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The Legacy Center Blog

A patient in the American Women’s Hospitals’ Women’s Ward in Istanbul, Turkey (The Legacy Center Archives and Special Collections)

Picture Perfect: Teaching Analysis Skills with Fundraising Photography

The American Women Hospitals used photographs for fundraising for their foreign and domestic causes. This blog post explores how the AWH's photograph collection could be used as a teaching tool on how to analyze primary sources and the questions that students should ask to understand the source.

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Elizabeth Cisney Smith dissecting a cadaver with her class (The Legacy Center Archives and Special Collections)

Hidden Collections 2015

Archivists follow guidelines for processing and describing collections that allow room for flexibility on collection organization. This blog post explains the need for guidelines through the processing of two different collections: the Isabel Smith Stein collection on Elizabeth Cisney Smith (a collection of personal papers ) and the Kiwanis Club of Jenkintown (a collection on a local chapter of a global philanthropic organization) where Dr. Smith's collection was arranged by her children and reflected a story of their mother's life, and the Kiwanis Club's had less organization and the order decided by the archivist.

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Members of the class of 1944 of Woman's Medical College of Pennsylvania pose with Dr. Kuhlenbeck at Somerton Airport (The Legacy Center Archives and Special Collections)

Tuberculosis Strikes the Class of 1944

Tuberculosis is caused by a bacteria called Mycobacterium tuberculosis or one of a number of related bacteria. It most often affects the lungs, but can also cause harm to other parts of the body while spread through the air. This blog post shows how the Woman's Medical College of Pennsylvania Class of 1944 was affected by the disease with only 12 of the original 41 students graduating on time, and some never did graduate.

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Doctor or Doctress public interface (The Legacy Center Archives and Special Collections)

Tales from the Tech Side: A look at Doctor or Doctress from our developer

Doctor or Doctress? is a digital history project that uses content found in the Legacy Center's collections to help students understand and interpret history through the lens of early women physicians. This blog post explains the website developer Chris Clement's process in creating the website.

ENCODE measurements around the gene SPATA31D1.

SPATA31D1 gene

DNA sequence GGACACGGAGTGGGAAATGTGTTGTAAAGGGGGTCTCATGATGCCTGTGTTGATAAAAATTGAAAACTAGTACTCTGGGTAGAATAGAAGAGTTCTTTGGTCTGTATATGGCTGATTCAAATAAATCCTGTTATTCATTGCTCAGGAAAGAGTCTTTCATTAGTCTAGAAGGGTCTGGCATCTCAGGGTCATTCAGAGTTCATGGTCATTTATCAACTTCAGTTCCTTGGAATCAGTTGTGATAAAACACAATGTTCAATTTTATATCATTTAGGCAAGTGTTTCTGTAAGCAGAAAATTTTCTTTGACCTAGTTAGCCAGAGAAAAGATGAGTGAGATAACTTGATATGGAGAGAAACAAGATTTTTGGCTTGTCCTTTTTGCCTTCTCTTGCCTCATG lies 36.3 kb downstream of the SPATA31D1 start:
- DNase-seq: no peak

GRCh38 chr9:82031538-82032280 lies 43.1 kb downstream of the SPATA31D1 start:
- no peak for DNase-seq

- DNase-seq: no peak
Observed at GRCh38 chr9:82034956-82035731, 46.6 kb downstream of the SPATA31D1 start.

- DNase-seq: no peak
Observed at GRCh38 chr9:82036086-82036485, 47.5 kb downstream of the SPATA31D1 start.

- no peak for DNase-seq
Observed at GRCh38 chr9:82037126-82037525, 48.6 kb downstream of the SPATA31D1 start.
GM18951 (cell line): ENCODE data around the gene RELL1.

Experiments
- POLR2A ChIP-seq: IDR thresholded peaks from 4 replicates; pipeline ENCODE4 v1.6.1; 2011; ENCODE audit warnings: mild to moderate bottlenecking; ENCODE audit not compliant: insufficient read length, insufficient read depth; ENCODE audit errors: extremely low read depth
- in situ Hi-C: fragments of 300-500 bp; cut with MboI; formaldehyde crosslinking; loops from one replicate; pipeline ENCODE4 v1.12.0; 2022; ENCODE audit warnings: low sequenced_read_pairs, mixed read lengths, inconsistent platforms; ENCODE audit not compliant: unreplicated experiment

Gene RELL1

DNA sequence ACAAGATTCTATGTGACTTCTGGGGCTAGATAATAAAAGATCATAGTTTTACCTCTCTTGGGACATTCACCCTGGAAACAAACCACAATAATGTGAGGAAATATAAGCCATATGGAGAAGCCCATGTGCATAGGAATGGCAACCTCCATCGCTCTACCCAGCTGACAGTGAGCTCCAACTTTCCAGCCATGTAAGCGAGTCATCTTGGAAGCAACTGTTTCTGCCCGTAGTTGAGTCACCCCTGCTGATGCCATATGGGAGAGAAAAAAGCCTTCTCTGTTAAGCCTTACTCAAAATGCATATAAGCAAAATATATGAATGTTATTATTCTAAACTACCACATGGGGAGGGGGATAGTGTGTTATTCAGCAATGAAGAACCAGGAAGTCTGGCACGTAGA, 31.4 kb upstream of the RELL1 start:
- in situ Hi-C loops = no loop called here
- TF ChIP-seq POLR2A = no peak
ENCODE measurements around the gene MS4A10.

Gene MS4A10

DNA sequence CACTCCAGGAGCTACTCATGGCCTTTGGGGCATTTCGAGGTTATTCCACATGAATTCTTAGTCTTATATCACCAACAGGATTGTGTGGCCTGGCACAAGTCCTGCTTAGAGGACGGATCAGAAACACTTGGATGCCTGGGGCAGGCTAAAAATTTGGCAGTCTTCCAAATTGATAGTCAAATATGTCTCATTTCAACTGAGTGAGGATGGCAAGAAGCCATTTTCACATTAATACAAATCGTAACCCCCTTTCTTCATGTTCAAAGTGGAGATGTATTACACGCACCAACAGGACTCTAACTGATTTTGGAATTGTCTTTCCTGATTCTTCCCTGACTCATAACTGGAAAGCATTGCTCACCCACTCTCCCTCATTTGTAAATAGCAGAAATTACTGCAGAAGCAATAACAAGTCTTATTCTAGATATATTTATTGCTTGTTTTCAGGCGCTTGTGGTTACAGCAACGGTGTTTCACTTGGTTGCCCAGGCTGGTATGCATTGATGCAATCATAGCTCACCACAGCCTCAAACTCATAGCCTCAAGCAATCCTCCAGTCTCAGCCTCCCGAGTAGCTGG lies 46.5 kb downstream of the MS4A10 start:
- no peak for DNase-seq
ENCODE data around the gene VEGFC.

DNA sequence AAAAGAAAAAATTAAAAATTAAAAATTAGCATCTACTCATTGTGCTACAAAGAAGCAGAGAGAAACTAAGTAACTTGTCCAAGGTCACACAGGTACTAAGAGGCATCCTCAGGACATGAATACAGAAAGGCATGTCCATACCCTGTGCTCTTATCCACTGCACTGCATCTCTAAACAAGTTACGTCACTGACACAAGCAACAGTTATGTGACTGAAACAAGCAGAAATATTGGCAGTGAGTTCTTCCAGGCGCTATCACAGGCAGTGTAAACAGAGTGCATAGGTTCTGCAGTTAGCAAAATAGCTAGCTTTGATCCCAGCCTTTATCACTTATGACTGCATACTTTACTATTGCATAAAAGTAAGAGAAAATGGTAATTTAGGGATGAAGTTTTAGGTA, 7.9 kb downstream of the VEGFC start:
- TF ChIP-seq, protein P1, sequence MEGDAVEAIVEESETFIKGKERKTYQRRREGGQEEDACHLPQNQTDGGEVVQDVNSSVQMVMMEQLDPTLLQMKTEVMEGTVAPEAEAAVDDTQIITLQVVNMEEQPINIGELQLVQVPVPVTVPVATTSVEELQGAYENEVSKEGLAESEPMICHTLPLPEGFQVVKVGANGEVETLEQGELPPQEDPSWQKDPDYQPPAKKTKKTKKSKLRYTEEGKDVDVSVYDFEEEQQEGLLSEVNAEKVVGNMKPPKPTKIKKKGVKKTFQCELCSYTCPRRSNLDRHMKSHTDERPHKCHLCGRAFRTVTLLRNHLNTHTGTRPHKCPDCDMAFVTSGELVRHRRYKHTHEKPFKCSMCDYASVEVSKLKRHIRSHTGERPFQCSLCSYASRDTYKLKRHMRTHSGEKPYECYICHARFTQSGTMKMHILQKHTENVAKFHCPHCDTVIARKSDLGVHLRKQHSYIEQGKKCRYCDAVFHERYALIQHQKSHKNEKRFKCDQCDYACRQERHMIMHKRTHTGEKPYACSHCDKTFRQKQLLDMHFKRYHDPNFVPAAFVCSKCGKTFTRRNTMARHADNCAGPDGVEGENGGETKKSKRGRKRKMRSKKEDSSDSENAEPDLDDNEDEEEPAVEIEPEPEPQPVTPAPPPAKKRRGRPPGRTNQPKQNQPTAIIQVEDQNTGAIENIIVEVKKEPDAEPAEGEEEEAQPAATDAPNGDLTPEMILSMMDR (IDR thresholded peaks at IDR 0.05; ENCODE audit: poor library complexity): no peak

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Thomas Lindsley Bradford (The Legacy Center Archives and Special Collections)

Hear ye, hear ye! Bradford’s “labor of love” now digitized for all!

Dr. Thomas Bradford, librarian and lecturer on the history of medicine at Hahnemann Medical College of Philadelphia, completed his "labor of love," Biographies of Homeopathic Physicians in 1918 - 36 volumes of scrapbooks with any found information on homeopathic physicians. This blog post explores the successes and failures of uploading the scrapbooks to Internet Archive.

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Dr. Esther Pohl Lovejoy, 1918 (The Legacy Center Archives and Special Collections)

Working with the Sources: The American Women’s Hospitals in the Near East

Full article following initial blog post written by Virginia Metaxas, Ph.D., Professor of History and Women’s Studies, Southern Connecticut State University and Legacy Center 2010 M. Louise Carpenter Gloeckner Fellow, about the American Women's Hospitals efforts in helping war torn Greece rebuild their country. 

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Doctor or Doctress homepage (The Legacy Center Archives and Special Collections)

“We give our vote for a lady physician here”: Welcoming Doctor or Doctress

Doctor or Doctress? is a digital history project of Legacy Center's collections designed to help students understand and interpret history through the lens of early women physicians. This blog post announces the official launch and future plans for the website.

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Dr. Esther Pohl Lovejoy, 1918 (The Legacy Center Archives and Special Collections)

Working with the Sources: The American Women’s Hospitals in the Near East

This blog post is an excerpt from Virginia Metaxas, Ph.D., Professor of History and Women’s Studies, Southern Connecticut State University and Legacy Center 2010 M. Louise Carpenter Gloeckner Fellow, about the American Women's Hospitals efforts in helping war torn Greece rebuild their country. 

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Hartwig Kuhlenbeck (The Legacy Center Archives and Special Collections)

The Mystery of the Shrunken Head

The Hartwig Kuhlenbeck collection contains materials from Dr. Kuhlenbeck, a professor at the Woman's Medical College of Pennsylvania who travelled all around the world and collected cultural objects, including a shrunken head from the Jivaro people in South America. This blog post disputes the authenticity of the tsantsa, through research.

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